central concept in the theory of relativity
that replaces the earlier concepts of space and time
as separate absolute entities. In relativity one cannot uniquely distinguish space and time as elements in descriptions of events. Space and time are joined together in an intimate combination in which time becomes the "fourth dimension." The mathematical formulation of the theory by H. Lorentz (see Lorentz contraction
) preceded the interpretation by A. Einstein that space and time are not absolute. The abstract description of space-time was made by H. Minkowski. In space-time, events in the universe are described in terms of a four-dimensional continuum in which each observer locates an event by three spacelike coordinates (position) and one timelike coordinate. The choice of the timelike coordinate in space-time is not unique; hence, time is not absolute but is relative to the observer. A striking consequence is that simultaneity is no longer an intrinsic relation between two events; it exists only as a relation between two events and a particular observer. In general, events at different locations that are simultaneous for one observer will not be simultaneous for another observer. Other relativistic effects, such as the Lorentz contraction and time dilation, are due to the structure of space-time.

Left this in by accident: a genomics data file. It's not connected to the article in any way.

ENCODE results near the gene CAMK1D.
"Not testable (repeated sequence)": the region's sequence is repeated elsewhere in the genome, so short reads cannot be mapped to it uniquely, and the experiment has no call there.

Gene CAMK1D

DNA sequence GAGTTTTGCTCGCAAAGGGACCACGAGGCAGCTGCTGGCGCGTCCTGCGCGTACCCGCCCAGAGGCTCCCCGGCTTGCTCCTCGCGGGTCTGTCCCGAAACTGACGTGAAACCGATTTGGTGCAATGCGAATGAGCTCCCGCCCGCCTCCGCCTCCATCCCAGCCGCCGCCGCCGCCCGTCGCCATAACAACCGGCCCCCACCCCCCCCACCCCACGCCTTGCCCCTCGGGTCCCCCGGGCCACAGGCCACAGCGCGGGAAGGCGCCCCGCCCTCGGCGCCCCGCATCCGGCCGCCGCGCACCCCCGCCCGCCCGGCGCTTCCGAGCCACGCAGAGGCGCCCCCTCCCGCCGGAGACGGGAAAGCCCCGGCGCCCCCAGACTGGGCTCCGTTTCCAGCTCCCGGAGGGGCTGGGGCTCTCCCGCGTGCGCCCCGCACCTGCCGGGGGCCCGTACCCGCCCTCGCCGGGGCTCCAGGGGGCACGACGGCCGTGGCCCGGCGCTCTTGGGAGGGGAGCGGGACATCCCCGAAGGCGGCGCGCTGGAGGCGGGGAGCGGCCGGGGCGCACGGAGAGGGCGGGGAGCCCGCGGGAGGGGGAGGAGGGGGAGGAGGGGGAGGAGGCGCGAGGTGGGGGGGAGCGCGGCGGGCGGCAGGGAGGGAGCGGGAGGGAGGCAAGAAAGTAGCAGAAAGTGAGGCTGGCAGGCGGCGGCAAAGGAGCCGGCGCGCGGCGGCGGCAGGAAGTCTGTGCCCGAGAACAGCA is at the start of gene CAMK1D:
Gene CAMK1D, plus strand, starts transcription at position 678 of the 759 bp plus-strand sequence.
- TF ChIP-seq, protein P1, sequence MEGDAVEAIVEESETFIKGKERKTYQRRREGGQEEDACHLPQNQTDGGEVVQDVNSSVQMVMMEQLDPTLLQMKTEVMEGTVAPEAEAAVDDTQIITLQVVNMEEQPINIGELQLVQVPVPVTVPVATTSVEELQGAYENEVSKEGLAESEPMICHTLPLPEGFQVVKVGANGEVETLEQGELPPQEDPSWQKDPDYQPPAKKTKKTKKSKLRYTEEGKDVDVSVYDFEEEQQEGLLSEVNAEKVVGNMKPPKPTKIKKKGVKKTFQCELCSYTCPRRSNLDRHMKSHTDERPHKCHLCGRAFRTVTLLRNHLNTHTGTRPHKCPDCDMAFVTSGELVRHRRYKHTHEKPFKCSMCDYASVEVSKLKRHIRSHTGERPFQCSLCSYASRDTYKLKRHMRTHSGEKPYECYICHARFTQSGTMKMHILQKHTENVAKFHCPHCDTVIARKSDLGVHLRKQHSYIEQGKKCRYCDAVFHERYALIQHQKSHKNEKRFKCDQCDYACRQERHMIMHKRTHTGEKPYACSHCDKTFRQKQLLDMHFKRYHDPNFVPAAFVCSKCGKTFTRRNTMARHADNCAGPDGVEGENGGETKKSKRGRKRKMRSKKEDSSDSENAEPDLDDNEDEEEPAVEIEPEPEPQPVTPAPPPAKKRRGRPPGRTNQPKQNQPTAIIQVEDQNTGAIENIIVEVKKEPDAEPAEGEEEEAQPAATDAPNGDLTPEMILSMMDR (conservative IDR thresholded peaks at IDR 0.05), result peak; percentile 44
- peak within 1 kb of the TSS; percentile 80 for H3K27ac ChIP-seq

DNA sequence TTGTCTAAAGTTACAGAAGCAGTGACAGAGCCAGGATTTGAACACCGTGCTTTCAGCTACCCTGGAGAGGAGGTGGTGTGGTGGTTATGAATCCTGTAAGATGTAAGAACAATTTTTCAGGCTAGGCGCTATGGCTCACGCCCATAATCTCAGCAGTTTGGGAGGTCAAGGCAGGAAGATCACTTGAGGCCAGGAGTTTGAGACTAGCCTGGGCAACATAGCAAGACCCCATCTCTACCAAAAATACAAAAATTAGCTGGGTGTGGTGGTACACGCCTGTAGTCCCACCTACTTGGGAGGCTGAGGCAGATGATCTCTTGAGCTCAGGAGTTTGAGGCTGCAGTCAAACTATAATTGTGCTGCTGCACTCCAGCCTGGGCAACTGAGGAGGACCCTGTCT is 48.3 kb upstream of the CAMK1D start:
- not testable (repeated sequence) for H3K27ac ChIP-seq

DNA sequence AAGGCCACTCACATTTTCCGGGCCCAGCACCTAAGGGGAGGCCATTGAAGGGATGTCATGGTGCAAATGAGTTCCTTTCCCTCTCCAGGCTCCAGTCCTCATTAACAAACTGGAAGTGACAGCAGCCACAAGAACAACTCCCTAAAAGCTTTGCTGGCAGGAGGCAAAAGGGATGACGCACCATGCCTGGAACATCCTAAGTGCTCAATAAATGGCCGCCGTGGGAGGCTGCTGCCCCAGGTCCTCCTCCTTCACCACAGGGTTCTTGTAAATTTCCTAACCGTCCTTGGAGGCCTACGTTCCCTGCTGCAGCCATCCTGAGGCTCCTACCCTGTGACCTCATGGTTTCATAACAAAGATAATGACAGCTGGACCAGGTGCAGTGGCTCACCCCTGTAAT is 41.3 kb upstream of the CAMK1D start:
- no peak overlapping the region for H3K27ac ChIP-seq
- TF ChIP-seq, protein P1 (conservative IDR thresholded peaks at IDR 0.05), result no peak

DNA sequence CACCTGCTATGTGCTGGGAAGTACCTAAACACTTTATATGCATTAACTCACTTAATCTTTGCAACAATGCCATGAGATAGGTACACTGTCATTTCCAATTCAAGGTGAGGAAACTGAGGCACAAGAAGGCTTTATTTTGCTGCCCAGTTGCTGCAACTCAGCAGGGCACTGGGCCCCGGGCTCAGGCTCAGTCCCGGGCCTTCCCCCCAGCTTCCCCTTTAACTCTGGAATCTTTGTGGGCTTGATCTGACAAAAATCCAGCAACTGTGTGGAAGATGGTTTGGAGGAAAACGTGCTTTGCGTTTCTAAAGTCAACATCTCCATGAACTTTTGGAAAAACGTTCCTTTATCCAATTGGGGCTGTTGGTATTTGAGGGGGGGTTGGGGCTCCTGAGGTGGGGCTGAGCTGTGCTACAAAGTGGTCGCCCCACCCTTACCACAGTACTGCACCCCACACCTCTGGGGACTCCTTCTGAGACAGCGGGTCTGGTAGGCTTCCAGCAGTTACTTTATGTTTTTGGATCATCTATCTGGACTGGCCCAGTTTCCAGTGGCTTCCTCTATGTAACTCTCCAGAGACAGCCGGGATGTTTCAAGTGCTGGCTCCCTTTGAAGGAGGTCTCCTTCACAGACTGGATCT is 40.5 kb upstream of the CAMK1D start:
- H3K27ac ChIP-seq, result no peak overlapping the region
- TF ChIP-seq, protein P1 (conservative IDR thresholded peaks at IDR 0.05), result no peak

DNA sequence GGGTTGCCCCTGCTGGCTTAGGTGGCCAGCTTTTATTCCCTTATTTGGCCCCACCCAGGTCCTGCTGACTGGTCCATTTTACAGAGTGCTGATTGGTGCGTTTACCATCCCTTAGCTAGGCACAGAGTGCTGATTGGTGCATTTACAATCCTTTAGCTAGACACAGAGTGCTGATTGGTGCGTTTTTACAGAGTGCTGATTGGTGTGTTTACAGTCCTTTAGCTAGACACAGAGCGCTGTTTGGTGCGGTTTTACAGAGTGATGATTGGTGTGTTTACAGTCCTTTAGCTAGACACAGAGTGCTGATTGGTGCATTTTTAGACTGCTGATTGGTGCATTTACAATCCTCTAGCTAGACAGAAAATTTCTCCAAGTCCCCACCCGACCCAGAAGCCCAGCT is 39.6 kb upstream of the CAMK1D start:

See E. F. Taylor and J. A. Wheeler, Spacetime Physics (1966); N. D. Mermin, Space and Time in Special Relativity (1968).
The Columbia Electronic Encyclopedia Copyright © 2004.
Licensed from Columbia University Press